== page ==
Thanks to a successful conservation partnership involving the U.S. Fish and Wildlife Service, the U.S. Forest Service, and the Puerto Rico Department of Natural and Environmental Resources, a tiny orchid native to Puerto Rico, Lepanthes eltoroensis, is being removed from the Endangered Species Act.
Lepanthes eltoroensis, an orchid restricted to one general area within El Yunque National Forest in Puerto Rico at elevations above 2,461 feet, has recovered and no longer meets the definition of a threatened or endangered species. A threatened species is one that is likely to become endangered in the foreseeable future throughout all or a significant portion of its range. An endangered species is one that is in danger of extinction throughout all or a significant portion of its range.
“Conservation partnerships are key to making the Endangered Species Act work, and in this case it has worked very well,” said Leopoldo Miranda-Castro, Regional Director for the Service. “The recovery of this species would not have been possible without the support of the U.S. Forest Service and the Puerto Rico Department of Natural and Environmental Resources.”
“El Yunque National Forest is grateful to have such a great partner as the U.S. Fish and Wildlife Service,” said Keenan Adams, Forest Supervisor. “We’ve been collectively working together for decades in El Yunque on recovery of endangered species. Our partnership will continue for monitoring of the Lepanthes eltoroensis post delisting.”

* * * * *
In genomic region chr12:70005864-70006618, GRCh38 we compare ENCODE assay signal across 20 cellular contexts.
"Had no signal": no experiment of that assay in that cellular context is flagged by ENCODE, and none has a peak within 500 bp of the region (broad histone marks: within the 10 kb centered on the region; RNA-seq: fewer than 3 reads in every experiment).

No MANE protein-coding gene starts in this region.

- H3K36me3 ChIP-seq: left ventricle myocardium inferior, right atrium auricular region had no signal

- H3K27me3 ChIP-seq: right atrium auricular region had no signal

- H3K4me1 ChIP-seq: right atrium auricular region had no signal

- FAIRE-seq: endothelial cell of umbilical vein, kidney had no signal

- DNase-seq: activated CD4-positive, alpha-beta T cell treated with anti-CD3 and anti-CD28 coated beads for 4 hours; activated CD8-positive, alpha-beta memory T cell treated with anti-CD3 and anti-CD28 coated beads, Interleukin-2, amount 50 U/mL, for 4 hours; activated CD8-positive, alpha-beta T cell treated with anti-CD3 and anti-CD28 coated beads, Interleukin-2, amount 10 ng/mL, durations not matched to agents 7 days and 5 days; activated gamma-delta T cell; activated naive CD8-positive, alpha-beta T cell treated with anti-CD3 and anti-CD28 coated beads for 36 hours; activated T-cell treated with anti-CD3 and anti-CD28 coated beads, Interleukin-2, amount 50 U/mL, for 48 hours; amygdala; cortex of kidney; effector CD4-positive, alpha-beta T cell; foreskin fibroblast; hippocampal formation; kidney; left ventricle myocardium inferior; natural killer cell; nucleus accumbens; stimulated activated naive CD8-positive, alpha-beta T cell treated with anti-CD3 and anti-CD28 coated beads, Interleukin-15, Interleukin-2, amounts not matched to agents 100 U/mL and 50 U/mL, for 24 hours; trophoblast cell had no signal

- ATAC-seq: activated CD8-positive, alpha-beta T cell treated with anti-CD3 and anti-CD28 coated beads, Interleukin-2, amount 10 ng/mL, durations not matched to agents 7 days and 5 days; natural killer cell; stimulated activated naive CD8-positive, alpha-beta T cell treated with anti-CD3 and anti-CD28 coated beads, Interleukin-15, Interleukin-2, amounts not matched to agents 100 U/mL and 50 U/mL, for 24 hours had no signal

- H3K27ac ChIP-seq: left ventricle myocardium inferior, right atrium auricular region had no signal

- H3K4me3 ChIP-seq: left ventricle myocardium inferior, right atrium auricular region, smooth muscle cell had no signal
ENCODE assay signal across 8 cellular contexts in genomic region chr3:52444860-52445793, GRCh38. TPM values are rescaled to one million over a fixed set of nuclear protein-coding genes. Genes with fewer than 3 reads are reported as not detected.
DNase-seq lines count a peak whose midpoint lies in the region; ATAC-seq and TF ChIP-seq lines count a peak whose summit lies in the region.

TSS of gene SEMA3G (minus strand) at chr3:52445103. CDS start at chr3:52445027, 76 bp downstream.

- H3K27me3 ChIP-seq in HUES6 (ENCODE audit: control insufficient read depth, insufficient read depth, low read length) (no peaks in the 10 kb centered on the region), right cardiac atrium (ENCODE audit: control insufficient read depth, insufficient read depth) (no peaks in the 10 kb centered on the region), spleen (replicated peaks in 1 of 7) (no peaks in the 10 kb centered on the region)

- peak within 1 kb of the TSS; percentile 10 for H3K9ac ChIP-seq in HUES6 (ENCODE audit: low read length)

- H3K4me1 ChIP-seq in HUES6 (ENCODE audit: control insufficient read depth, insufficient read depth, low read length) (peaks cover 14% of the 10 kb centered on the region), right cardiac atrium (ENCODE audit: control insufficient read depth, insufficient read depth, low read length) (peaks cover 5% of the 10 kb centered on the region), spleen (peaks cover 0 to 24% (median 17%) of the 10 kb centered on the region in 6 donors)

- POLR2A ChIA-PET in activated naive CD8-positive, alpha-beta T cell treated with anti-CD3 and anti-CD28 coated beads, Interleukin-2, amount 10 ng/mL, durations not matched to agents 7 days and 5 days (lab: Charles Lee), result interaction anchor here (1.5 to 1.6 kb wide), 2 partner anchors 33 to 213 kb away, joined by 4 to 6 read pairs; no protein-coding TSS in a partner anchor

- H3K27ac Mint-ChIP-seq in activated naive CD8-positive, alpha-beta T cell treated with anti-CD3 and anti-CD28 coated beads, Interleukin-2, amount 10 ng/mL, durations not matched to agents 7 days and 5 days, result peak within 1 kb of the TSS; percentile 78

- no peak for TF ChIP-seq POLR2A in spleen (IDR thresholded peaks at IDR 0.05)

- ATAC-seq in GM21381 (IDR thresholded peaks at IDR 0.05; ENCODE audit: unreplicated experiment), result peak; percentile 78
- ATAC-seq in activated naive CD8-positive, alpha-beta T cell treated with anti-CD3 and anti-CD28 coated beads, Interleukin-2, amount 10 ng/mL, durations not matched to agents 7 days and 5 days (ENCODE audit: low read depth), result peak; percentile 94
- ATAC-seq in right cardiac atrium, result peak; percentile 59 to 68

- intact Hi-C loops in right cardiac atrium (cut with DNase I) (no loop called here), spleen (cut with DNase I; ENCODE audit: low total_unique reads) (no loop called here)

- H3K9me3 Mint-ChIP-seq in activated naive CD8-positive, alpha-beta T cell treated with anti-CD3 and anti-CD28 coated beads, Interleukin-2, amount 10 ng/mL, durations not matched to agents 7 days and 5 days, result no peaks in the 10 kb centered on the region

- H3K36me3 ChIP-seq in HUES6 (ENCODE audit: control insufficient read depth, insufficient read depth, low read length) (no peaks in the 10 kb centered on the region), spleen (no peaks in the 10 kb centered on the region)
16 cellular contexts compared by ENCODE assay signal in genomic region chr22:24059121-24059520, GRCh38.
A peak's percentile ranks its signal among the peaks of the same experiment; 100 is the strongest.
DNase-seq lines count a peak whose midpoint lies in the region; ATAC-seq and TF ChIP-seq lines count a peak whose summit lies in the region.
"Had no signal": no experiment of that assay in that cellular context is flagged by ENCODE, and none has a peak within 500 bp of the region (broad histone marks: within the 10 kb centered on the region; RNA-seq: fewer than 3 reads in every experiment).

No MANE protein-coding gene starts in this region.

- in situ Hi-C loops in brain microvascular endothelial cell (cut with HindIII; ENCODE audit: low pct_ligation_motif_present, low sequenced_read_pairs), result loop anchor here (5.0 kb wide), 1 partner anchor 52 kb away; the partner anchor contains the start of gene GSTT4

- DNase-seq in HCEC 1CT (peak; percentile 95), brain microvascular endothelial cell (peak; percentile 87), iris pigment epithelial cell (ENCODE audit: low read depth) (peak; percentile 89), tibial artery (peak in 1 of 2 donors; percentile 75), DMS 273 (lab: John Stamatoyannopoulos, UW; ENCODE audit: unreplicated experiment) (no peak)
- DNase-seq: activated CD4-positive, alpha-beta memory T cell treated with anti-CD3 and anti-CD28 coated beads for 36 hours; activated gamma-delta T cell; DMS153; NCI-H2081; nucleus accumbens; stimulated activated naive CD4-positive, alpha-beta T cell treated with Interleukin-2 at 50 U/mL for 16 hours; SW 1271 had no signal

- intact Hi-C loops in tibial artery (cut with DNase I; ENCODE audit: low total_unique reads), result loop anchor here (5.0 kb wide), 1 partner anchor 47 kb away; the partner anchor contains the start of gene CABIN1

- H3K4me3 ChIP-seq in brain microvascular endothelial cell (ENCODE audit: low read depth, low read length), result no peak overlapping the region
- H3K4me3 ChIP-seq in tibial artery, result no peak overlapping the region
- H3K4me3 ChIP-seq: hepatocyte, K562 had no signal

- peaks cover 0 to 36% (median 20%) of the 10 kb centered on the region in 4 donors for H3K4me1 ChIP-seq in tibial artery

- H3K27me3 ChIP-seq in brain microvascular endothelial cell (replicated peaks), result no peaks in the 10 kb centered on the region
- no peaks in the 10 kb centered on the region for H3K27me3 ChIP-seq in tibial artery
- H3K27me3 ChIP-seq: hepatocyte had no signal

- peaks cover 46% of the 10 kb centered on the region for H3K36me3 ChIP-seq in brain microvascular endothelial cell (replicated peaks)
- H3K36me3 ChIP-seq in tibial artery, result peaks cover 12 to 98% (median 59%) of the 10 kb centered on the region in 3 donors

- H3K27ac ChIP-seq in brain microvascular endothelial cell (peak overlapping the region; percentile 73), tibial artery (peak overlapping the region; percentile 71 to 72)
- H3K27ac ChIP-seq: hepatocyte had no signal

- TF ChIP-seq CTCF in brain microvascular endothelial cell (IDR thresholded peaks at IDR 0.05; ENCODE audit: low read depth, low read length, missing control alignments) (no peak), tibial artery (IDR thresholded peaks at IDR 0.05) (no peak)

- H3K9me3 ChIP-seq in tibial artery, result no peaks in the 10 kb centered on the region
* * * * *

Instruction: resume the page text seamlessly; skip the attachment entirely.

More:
When first listed in 1991, the orchid’s estimated population was around 140 individuals. Currently, it is estimated that there are around 3,000 individuals, including over 300 new plants found during surveys conducted after Hurricane Maria in 2018.
Lepanthes eltoroenis is an orchid that lives on moss-covered trunks of several tree species within the El Yunque National Forest. The plant measures no more than 4 centimeters in length with a single leaf and three to seven slender stems.
Since the species was listed, tighter laws and forest management practices have resulted in stable growth rates and a reduction or elimination of threats from habitat destruction and modification due to forest management practices. The entire range of the species is now protected as a.
The Service uses the best available science to make Endangered Species Act (ESA) listing determinations. A Species Status Assessment report (SSA), produced by the Service in 2019, documented that the main threats to the species may be reduced or eliminated. Additionally, recent population estimates indicate there are significantly more individuals now than at the time of listing.
The Service prepared a draft Post-Delisting Monitoring plan (PDM plan) when it published the proposal to delist the species. The PDM plan calls for monitoring the status of the species for a minimum of five years upon delisting and would inform the Service of any changes in population size or emergence of threats to the orchid’s viability. No comments were received on the draft PDM plan, so the Service is finalizing the PDM plan along with the finalization of the proposal to delist the species. The final delisting for Lepanthes eltoroensis takes effect July 16, 2021.
The proposed and final rules, the post-delisting monitoring plan, and the comments received on the proposed rule are available on regulations.gov in Docket No. FWS–R4–ES–2019–0073.
- Edwin Muñiz, Field Supervisor, U.S. Fish and Wildlife Service, Caribbean Ecological Services Field Office.
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